Many of the companies that we purchased had been struggling before we purchased them. In most cases, the owners were very relieved to have the life line.  Typically, the purchases were inventory based. Essentially, we and the seller evaluated the inventory and valued it based on the original costs and age of the fabric. This is a simplistic description as other factors did play in to it, but I don’t want to bore you with the minutiae.  We then buy the fabric.  In addition, we take on all the essential employees that we need to maintain the continuity of the business.  We also take on a portion (or all) of the obligations that exist including the sales.  So maybe we take on paying the insurance for the employees, but not the rent for the office since we don’t need the space anymore.  We like to think that we can be value-added to the company and turn it around by implementing methods and processes that have worked for us so well over the years.   It usually takes a year or so for us to get the company running on all cylinders.   We have been fortunate to mostly have asset purchase deals, but not all deals are the same.

Not all companies are purchased while they are in trouble.  Some are purchased at a time when the company is doing great and we wouldn’t be afraid to pay up for the right company if the opportunity arose.  In this case, the owner may want to sell out because he or she wants to retire, go in to another business, try to get out of the business at the top and/or maximize profits and the list goes on.  In this scenario, a simple inventory purchase won’t work.  This person is thinking, show me the money!  The owner will want money for his or her good will, the brand name, future booked sales, websites and so many other things that took him or her time to build and perfect.   The buyer may want a multiple of earnings.  For example if the company earned $1 million last year, they may want to be bought for $5 million plus the cost of the inventory.  That would be 5 times earnings and the buyer would be paying up.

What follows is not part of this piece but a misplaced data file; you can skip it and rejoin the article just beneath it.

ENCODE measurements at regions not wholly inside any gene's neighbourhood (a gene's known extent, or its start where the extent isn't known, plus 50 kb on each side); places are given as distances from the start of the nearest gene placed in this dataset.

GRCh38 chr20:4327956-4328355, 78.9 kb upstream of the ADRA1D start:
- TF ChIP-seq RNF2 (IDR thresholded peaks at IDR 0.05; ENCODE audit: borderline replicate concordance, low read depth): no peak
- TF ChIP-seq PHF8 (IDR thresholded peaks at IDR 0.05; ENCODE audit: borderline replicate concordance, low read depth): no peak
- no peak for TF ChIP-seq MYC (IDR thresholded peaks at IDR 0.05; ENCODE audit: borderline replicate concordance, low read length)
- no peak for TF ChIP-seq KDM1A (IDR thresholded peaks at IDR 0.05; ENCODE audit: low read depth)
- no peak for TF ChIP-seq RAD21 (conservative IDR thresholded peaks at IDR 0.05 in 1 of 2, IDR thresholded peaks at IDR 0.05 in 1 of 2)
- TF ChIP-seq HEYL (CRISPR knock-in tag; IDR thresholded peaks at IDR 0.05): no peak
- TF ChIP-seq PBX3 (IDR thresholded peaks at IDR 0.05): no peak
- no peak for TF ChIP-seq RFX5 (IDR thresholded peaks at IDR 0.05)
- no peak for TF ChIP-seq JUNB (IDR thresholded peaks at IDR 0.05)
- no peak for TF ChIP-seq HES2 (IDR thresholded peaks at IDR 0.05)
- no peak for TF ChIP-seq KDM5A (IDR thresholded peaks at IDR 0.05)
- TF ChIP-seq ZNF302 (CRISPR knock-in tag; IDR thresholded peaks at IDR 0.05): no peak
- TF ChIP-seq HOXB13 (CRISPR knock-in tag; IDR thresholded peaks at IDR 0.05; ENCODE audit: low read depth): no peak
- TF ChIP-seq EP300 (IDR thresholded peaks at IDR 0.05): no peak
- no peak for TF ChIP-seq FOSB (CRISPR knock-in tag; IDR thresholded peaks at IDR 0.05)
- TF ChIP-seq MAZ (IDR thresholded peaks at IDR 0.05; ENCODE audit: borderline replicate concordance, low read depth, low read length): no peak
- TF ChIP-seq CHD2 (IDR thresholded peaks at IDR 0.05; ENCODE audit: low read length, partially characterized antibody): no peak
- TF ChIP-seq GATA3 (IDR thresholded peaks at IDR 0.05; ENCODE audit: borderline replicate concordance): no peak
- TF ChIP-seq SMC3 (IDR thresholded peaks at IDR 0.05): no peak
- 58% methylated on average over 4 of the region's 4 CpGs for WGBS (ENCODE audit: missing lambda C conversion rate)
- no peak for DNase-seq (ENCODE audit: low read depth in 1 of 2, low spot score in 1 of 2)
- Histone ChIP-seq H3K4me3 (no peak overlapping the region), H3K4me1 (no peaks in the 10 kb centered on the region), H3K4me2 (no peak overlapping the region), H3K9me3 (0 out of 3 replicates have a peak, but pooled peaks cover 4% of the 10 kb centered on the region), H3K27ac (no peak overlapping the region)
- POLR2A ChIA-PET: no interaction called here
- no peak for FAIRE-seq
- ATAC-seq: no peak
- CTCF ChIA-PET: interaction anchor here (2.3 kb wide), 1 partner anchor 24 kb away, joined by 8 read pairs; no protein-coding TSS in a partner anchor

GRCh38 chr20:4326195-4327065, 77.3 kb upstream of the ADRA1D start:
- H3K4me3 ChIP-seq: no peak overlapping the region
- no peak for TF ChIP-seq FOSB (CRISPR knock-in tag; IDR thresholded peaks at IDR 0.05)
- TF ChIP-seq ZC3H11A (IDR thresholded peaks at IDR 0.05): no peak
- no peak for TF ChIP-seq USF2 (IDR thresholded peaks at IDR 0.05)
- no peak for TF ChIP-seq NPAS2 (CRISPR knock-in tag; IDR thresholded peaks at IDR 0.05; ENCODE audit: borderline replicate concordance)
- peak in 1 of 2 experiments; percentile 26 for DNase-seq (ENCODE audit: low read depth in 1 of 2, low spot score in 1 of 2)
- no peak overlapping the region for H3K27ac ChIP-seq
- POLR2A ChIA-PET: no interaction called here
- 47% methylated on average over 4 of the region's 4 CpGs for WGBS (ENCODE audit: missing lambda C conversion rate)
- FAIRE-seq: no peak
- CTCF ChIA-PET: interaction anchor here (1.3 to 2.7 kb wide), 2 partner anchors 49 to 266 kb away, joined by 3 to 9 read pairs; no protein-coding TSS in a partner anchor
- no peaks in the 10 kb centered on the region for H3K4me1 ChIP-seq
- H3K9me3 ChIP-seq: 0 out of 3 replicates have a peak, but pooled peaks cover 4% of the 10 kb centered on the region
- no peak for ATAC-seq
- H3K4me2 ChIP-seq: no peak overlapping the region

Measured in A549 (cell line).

The thing is, what multiple would you use to evaluate a textile company?   It isn’t a biotech company or tech company where the multiples could be 15% or even higher based on the huge growth potential.  Dream on if you think you are getting 15% or even 5% in the textile industry.  For this industry, I would say low single digits would be more reasonable.

It’s not like it isn’t easy to go out and start up your own fabric company. There are so few barriers to entry.  Case in point, Sue & John Linam, formerly of Fabric-Quilt, are now starting a brand new fabric business.  So why would someone pay a double-digit multiple?  If you are thinking about selling and are fantasizing about double-digit multiples, I would start thinking again and fast because it isn’t going to happen.  Once you start merger and acquisition discussions, you will learn very fast what someone is willing to pay and I would guess that the number is under 5%.